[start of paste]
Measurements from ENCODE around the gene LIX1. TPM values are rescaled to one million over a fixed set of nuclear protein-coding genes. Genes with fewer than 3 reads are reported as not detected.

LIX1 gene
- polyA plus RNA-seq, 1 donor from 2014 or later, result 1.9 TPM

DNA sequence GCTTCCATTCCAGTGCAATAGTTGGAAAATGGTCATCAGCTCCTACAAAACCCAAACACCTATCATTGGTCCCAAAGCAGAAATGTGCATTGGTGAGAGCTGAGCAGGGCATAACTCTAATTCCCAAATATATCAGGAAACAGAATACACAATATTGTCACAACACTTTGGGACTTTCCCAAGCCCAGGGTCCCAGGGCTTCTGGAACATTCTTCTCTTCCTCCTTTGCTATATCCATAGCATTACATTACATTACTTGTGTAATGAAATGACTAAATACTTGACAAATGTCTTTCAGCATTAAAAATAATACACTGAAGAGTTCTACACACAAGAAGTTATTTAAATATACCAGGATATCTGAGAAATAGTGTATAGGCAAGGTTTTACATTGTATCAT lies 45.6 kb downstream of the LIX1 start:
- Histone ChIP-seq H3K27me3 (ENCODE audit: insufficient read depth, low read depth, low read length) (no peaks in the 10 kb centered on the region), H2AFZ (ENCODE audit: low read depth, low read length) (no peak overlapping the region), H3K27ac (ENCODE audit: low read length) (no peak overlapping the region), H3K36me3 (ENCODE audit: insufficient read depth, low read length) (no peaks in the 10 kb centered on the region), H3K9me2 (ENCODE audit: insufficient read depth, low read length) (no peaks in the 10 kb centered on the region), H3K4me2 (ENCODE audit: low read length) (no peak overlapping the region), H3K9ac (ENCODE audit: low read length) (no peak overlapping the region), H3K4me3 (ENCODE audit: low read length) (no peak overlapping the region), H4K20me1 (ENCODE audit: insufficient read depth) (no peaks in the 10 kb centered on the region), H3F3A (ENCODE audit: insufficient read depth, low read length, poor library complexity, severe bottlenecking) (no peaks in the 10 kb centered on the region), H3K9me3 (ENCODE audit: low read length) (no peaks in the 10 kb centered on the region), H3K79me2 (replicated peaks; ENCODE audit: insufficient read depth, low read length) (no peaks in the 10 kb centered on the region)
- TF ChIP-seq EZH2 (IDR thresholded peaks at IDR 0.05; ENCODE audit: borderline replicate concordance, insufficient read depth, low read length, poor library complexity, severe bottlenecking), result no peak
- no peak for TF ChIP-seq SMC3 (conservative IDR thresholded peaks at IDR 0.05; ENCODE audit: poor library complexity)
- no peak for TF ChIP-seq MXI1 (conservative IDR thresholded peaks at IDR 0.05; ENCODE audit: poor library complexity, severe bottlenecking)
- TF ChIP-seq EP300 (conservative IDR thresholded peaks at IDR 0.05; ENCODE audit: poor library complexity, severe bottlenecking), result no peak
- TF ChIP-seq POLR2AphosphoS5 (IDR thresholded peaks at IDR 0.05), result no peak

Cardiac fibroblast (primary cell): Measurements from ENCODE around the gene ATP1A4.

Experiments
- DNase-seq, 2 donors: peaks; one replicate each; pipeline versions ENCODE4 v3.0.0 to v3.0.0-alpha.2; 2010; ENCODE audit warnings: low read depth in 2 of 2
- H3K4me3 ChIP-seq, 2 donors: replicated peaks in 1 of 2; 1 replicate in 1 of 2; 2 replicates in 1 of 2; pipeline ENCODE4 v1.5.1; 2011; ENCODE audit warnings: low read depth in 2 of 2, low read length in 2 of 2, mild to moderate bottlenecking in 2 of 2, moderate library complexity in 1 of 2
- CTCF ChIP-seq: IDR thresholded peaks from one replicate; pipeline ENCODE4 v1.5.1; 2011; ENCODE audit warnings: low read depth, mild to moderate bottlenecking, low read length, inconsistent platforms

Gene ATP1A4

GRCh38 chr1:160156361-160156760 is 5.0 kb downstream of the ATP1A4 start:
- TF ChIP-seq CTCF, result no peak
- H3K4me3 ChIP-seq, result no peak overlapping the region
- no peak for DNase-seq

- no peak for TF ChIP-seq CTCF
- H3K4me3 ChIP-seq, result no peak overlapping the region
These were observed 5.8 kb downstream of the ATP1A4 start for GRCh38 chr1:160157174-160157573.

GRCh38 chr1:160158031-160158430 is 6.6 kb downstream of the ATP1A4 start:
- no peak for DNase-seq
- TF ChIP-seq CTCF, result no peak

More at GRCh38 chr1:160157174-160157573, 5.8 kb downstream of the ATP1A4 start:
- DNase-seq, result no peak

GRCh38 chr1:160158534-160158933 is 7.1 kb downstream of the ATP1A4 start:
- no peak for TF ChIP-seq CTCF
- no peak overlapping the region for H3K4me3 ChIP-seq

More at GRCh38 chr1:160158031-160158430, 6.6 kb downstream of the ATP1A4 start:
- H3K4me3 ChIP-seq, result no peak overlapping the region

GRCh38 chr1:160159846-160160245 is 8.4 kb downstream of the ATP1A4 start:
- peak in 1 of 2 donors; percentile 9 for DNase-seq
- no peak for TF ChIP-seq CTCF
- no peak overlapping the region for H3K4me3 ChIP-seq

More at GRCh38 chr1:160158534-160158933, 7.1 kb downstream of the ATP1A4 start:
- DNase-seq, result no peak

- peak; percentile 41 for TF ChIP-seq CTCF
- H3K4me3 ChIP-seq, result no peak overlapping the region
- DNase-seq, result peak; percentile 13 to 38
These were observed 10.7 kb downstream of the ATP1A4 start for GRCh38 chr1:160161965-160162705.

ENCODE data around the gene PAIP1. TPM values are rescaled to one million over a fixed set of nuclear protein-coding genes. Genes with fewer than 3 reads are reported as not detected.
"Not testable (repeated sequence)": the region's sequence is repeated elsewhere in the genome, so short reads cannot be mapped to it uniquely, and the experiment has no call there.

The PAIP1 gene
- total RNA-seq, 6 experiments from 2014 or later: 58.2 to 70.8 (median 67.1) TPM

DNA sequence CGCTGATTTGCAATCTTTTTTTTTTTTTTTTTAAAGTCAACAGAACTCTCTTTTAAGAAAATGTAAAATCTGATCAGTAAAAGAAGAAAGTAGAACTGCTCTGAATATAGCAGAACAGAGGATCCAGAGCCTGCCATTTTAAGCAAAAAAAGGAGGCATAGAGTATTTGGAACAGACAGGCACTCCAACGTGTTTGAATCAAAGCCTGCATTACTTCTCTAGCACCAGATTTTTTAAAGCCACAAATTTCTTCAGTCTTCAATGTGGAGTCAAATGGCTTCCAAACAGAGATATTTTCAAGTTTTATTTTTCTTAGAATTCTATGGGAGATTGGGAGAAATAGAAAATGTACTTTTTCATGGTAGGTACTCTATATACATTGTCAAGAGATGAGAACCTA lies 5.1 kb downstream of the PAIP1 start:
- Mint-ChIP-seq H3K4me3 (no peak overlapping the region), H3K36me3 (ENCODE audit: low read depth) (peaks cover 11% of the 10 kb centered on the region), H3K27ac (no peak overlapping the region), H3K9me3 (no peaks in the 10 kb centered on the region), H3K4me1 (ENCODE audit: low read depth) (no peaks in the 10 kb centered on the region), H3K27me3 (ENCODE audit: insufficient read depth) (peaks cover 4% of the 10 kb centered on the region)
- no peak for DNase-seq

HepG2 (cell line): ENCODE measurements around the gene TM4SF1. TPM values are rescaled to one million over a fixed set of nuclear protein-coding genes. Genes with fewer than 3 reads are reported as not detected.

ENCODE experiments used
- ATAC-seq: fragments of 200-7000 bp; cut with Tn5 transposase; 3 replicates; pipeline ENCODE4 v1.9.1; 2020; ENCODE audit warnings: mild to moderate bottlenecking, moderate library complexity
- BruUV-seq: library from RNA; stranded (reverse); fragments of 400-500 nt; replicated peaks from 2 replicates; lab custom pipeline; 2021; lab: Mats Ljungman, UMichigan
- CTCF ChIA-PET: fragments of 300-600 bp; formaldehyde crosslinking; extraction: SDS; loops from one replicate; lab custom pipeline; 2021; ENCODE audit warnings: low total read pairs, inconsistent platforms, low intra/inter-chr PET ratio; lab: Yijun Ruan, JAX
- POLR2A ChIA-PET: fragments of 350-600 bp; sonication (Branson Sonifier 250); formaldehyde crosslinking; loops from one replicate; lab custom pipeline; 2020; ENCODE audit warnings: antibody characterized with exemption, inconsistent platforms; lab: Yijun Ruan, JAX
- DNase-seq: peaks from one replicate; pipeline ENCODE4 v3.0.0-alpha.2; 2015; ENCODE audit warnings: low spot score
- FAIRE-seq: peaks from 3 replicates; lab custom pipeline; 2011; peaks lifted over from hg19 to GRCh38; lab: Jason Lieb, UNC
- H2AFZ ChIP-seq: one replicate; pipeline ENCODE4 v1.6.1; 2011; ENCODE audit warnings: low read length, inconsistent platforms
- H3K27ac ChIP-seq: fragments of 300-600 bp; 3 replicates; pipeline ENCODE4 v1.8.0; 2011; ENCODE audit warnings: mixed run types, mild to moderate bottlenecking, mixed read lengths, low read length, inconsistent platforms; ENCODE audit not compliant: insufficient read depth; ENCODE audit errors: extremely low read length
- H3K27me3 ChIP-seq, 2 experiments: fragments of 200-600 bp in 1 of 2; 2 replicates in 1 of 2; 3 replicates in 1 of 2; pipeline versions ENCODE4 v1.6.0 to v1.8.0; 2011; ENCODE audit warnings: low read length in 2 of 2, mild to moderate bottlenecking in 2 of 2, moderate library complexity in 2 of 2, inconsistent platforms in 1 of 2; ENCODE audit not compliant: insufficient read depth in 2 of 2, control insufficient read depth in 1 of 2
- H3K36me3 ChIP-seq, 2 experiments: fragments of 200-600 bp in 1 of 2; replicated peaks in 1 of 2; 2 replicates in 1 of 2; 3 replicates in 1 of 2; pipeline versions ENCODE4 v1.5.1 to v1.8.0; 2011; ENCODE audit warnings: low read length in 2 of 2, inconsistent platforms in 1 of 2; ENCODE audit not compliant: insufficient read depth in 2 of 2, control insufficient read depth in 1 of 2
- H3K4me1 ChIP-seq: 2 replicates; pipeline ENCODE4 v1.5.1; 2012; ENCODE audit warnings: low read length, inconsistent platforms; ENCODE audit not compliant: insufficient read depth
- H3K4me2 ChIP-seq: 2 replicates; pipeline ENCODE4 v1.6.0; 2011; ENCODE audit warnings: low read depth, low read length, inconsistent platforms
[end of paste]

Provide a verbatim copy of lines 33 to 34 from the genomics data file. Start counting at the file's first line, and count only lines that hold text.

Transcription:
- H3K4me3 ChIP-seq, result no peak overlapping the region

GRCh38 chr1:160159846-160160245 is 8.4 kb downstream of the ATP1A4 start: